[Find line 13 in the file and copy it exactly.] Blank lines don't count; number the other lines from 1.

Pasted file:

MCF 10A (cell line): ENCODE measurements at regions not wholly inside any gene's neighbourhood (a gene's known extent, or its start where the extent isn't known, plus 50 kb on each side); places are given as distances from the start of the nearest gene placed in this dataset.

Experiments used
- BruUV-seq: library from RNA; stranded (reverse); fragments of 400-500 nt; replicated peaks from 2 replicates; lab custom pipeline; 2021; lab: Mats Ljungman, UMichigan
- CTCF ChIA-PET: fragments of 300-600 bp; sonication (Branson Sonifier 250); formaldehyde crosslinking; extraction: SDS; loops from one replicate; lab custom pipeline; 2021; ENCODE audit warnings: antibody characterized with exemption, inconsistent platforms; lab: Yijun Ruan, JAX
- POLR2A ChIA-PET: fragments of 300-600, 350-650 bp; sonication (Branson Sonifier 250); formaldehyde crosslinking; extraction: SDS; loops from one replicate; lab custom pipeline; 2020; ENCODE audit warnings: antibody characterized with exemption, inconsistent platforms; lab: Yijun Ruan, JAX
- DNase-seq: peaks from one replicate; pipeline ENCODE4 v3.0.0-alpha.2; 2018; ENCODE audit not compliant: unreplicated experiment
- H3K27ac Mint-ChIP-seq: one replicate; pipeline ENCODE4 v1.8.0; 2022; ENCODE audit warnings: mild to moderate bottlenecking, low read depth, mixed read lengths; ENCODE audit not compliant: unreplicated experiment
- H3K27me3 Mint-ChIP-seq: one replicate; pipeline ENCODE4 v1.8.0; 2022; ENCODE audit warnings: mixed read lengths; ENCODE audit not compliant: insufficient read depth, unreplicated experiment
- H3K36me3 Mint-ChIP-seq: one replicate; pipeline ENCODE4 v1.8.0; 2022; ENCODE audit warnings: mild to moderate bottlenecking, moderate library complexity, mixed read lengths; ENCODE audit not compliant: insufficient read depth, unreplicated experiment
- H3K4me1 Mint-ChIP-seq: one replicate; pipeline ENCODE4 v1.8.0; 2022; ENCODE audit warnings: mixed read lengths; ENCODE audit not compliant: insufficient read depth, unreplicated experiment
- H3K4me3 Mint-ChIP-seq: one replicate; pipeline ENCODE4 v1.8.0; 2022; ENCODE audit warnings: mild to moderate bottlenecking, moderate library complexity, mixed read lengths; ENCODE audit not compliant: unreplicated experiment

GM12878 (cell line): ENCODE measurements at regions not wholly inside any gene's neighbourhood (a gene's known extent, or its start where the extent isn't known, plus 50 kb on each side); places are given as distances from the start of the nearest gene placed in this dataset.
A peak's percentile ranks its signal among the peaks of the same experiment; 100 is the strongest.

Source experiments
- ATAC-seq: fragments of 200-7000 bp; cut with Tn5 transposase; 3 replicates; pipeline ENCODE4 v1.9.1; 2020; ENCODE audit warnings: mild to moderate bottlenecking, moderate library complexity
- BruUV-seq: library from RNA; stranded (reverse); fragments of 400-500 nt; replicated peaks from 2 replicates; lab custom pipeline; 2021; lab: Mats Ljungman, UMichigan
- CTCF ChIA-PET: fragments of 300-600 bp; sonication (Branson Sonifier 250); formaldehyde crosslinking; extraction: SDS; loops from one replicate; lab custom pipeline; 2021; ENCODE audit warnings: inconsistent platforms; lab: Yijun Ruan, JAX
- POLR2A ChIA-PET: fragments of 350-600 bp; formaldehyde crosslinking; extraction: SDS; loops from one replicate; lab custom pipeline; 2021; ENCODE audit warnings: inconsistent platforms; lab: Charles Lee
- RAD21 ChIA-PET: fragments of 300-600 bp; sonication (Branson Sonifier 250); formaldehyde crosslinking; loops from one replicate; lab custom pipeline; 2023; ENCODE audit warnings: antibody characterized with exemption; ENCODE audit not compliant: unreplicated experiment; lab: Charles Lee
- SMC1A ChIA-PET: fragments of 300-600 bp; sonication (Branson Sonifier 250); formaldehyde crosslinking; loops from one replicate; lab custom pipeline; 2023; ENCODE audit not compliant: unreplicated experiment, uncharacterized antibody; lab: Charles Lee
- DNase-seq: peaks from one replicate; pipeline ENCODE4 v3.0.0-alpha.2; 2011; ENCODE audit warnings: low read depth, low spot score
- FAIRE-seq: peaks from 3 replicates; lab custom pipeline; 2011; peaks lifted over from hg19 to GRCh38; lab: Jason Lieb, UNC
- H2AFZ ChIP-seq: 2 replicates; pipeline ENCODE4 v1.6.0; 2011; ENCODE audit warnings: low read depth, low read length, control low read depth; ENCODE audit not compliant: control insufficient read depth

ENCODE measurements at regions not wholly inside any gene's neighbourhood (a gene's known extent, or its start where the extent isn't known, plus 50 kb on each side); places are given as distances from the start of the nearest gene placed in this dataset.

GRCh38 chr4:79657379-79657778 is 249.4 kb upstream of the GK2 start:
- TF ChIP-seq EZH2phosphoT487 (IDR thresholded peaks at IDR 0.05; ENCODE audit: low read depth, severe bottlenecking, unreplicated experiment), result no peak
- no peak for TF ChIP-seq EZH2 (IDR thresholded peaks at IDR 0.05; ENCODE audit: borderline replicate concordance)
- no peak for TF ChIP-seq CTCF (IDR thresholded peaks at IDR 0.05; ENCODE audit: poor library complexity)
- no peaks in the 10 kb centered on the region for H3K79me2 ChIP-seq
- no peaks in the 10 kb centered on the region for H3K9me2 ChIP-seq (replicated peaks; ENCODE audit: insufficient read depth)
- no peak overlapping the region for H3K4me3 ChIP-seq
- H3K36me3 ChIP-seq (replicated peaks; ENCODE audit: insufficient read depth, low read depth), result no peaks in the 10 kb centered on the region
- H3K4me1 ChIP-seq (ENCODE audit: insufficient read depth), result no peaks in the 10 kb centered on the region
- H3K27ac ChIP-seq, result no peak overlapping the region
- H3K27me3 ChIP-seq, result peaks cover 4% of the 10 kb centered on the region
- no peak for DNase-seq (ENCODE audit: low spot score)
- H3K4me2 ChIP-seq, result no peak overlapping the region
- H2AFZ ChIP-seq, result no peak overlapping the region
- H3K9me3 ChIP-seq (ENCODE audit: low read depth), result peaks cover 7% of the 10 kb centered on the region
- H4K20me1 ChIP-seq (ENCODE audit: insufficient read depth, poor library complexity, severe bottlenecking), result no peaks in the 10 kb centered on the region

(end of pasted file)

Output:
A peak's percentile ranks its signal among the peaks of the same experiment; 100 is the strongest.